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It's worth noting that Microsoft is a big offender itself (or, at least, some Microsoft teams are big offenders). –  Peter Taylor Feb 16 '11 at 13:09
    
Totally agree with the "big thing" point. As for a better place - I think the roaming profile is not too bad already, it's just that there are too many people who don't know of it, or worse, put huge (2GB+) files in there. Especially games... –  romkyns Feb 16 '11 at 13:34

I think you answer the question in that it boils down to programmer education. I don't know enough about the Windows API and if storing stuff in Documents is particularly easy, but if not then applications shouldn't pollute it. I think it comes down to having a per-user known location where data can reside. For the sort of data you talk about, Mac OS X uses the ~/Library folder, though some apps still stick things under Documents. Maybe something similar should (does?) exist for Windows.

Personally, I keep my Documents on a same-titled folder under my Dropbox root, which does add an extra level of work for me, but saves me from the problem you've raised.

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Though I understand you want to engage in a discussion about getting developers to stop doing this, it might wind up becoming one of those things like taskbar notification icons which couldn't be stopped so Microsoft just swept them under the rug.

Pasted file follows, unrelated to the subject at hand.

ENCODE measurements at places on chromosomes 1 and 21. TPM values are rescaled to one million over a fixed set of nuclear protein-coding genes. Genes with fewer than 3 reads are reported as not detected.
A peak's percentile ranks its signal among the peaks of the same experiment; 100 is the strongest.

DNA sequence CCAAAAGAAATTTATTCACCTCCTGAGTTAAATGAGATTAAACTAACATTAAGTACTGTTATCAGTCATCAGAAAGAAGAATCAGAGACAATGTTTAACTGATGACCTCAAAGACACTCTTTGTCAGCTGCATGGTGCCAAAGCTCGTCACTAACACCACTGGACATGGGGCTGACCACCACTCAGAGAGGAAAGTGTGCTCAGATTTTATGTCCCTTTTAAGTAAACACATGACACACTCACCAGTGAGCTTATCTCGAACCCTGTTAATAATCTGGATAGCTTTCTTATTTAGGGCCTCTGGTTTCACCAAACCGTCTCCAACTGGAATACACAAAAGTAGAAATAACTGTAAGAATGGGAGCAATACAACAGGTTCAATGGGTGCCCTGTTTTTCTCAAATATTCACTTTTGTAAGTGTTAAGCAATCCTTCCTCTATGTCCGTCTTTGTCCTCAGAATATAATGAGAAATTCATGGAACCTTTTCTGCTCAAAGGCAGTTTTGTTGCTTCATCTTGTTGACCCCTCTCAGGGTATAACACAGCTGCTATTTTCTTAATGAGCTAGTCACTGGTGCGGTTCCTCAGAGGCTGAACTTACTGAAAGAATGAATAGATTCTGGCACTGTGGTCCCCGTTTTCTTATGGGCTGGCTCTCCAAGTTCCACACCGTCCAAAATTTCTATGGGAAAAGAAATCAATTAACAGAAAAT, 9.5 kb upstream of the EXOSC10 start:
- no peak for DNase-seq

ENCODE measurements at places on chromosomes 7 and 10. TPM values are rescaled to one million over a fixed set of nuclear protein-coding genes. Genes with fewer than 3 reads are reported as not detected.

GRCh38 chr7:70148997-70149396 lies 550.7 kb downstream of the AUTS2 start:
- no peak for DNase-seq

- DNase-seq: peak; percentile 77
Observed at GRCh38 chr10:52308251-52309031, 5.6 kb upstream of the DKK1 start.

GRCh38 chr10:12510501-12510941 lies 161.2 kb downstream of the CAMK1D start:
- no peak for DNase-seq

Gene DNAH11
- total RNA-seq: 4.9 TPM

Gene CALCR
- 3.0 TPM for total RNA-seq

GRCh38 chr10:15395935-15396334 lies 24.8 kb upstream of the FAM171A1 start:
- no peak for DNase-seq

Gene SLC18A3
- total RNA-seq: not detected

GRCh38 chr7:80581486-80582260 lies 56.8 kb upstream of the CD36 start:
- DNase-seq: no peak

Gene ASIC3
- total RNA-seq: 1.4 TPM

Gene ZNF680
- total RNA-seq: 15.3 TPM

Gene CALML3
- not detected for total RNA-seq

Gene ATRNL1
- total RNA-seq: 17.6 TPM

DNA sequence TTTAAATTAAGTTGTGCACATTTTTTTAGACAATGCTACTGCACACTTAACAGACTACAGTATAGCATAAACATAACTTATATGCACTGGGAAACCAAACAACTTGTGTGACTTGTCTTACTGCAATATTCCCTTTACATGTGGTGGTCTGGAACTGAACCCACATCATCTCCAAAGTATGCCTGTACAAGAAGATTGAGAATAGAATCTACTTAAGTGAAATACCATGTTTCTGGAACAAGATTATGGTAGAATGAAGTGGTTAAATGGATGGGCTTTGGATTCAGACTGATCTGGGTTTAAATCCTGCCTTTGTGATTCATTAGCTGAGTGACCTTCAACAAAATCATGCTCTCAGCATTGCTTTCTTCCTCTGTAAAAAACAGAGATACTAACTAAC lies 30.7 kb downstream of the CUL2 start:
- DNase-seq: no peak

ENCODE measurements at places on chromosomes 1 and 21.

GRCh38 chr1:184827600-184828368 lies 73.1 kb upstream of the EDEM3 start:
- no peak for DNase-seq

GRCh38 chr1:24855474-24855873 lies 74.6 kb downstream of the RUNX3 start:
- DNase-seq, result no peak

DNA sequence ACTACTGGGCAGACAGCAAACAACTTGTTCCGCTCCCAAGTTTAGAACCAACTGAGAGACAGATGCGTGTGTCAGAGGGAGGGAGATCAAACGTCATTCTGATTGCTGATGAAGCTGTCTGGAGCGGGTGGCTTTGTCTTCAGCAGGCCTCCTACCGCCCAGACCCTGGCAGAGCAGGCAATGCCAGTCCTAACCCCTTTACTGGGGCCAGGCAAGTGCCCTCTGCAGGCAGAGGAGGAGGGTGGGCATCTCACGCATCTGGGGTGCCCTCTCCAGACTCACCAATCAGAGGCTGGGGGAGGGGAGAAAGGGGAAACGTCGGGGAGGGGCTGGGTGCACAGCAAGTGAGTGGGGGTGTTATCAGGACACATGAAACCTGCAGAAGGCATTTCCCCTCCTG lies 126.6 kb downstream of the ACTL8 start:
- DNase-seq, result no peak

I have previously blogged about the Documents folder, likening it to moving out of a bad neighborhood. As a user, I came up with a bunch of hacks for trying to clean it up on my own. I would mark all of the uninvited folders as "hidden" which would make them disappear from Explorer. I would create symbolic links for Visual Studio 2005, 2008, 2010 folders into a common "Visual Studio" folder, etc.

But even with PowerShell scripts to automate it, I got sick of doing it on every new machine I used. Fortunately, in Windows 7 there's another option that works pretty well for me.

Since Windows 7 tends to default to the "Documents" library as opposed to the Documents folder. I've simply removed the %userprofile%\documents folder from this library and instead added my Dropbox folder. So now open/save dialogs default to this location and when I click Start -> Documents, it takes me to my Dropbox.

Ultimately, I'd love to see some kind of basic certification for apps similar to the iOS App Store guidelines. But they can't even get driver manufacturers to sign their drivers...

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So in other words, you think that nothing can be done to salvage it, but it's OK because there are better ideas floating around. +1. –  romkyns Feb 23 '11 at 10:57